Building Better Buy-in from the Bottom Up

Three Post-Survey Action Planning Tactics

There’s no universal solution when it comes to post-survey action planning. Essentially tactics fall into three distinct categories. Many organizations have success mixing methods. Choosing the right approach depends on your organization’s corporate culture, leadership style, the abilities of your different managers and a compendium of other circumstances.

post-survey action planning

1.Strategic Breakthrough

Imagine yourself (read CEO) and your fellow gardeners (executive team) surveying the vegetable patch you’ve worked so hard to grow (the organization). You’ve been monitoring soil conditions, plant growth, where the sun falls and for how long from your different vantage points and decide it’s time for radical layout changes. The expectation is a better yield.  Question is, what do you pull, leave or move?

The strategic breakthrough approach to post-survey action planning lies expressly with your organization’s top leaders, usually when a significant organizational transformation is in the wings. A sophisticated analysis of employee survey data identifies critical strategies likely to yield the greatest employee engagement impact on performance. Strategic breakthrough action planning serves as the catalyst for change.

2.Top Down

This time imagine yourself (again read CEO) with a watering can in hand standing above a garden plant (your organization). As you tip the can water cascades across the top leaves and branches (executive/senior management and their divisions). Droplets continue to trickle…down the stem of the plant…to other branches… blending one into the next (lower level management/departments) eventually reaching the roots (your front line).

Essentially top-down post-survey action planning originates from the perspective of senior leadership but encompasses participation from your entire organization. Action plans align with high-level strategic goals. Each level of the organization thereafter responds to the dribble-down from preceding management ranks, fine-tuning their own workgroup employee engagement action plans within the context of the broader organizational picture. Each decision and action trickles into the next, and so on.

3.Bottom Up

This time imagine placing a hose at the base of a tree. Water absorbs at the roots climbs up the trunk and onward to the tree top.

In the bottom-up approach, post-survey action planning originates from the front lines or grassroots of your organization – where employees interact with customers. Survey action plans are tailored to fit employee engagement touchpoints specific to each workgroup, department, and division, feeding across and up your organization.

teamwork

Years of observation and research has convinced TalentMap the bottom up approach builds buy-in far greater than other approaches.  The key operative is for senior management to contribute in a visibly participatory, supportive manner.  Here’s how to build better buy-in from the bottom up:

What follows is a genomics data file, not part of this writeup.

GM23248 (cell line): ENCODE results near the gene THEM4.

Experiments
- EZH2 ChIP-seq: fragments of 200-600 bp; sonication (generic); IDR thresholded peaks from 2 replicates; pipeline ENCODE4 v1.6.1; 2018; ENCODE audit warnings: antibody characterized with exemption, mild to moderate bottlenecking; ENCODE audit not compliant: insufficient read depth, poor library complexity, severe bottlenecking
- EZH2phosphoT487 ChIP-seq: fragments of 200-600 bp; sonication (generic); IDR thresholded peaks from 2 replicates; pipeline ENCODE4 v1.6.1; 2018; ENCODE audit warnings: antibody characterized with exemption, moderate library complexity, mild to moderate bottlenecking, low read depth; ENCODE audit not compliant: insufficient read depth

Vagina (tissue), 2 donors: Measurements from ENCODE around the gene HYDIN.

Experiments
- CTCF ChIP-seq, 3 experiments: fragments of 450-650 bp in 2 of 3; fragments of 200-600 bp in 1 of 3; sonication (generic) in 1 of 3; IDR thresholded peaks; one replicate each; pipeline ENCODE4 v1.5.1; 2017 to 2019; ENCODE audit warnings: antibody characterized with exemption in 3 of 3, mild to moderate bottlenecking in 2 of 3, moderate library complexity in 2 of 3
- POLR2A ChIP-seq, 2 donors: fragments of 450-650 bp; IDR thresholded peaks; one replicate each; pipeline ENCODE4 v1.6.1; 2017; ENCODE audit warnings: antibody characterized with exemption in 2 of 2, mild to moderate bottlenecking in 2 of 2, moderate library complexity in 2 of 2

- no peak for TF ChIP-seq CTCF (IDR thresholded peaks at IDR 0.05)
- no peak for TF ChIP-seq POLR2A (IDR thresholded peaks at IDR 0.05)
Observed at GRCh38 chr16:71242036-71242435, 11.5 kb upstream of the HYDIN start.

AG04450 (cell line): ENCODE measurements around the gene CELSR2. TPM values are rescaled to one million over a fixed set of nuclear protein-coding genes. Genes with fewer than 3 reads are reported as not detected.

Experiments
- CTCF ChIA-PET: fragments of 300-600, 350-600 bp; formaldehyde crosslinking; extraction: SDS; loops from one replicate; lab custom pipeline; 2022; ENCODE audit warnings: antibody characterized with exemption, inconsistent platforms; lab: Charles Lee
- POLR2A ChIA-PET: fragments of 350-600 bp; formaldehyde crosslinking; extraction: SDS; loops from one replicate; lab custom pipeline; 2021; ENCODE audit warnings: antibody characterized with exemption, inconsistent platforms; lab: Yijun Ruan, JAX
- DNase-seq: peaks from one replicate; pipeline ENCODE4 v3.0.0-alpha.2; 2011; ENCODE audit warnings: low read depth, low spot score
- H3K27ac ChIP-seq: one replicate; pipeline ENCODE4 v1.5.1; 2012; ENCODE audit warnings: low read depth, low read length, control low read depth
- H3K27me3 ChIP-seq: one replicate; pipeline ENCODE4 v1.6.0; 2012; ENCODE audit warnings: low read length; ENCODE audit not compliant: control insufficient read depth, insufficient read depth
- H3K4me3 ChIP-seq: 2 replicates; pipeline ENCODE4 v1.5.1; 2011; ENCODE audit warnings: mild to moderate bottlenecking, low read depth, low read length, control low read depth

Here’s how to build better buy-in from the bottom up:

Ask your CEO to present complete organization-wide results as well as drilled down department or workgroup results to front-line, mid-management and senior leaders in a collective setting.

  • Pay attention to how information is delivered so that no one is slighted or put off
  • Don’t bring attention to any highlights or key actionable items, leave these observations and decisions to the bottom-up process
  • Set the stage for what deliverables are expected: What an action plan looks like, what it should include, i.e. a handful of quick wins (actions that require no resources, are easy to implement and generate immediate results), one or two long-term, high-impact actions, alignment with corporate/organization goals.

Outline training and support mechanisms to help workgroup leaders and managers

  • Establish communication methods and schedules to share results
  • Support weak managers (those flagged by survey results with lower scores)

A unique Jumpstart Engagement Workshop that uses a range of techniques to kick start bottom up action planning is available from TalentMap. During this one-day session, groups of 25 to 50 managers and employees investigate how to generate, prioritize and plan viable action plans.

employee engagement action planning

As action plans are completed at workgroup levels and roll up the organization, collect and review plans with senior management to spot trends and identify resources.

  • Work with your leadership team to select one to three actionable items from this bottom-up process.

Communicate at every turn so employees know they’ve been heard, understand their input is driving change and see concrete evidence of that input leading to positive results.

  • Make it clear your leadership team is committing resources and personal effort to see actionable items through to fruition
  • Provide details about the selected actions, resources, and timelines
  • Issue updates and outcomes that link back to survey results; employees need to see this connection to become more engaged
  • Showcase success stories: invite workgroup managers or designates to share their employee engagement survey initiatives at department meetings, in employee newsletter articles, intranet posts, and other forums. This small bit of fanfare can have a big impact, “as a powerful way to recognize staff and build a culture of improvement.”¹

Consider issuing a pulse survey six months into action planning to gauge i) whether employees recognize these developments are connected to their employee survey feedback and ii) how they perceive developments. Are improvements occurring? Is engagement on the rise?

¹TalentMap 2017 Employee Engagement Action Planning for Dummies, Wileys publication.

Interested in learning more about actions you can take in your organization?

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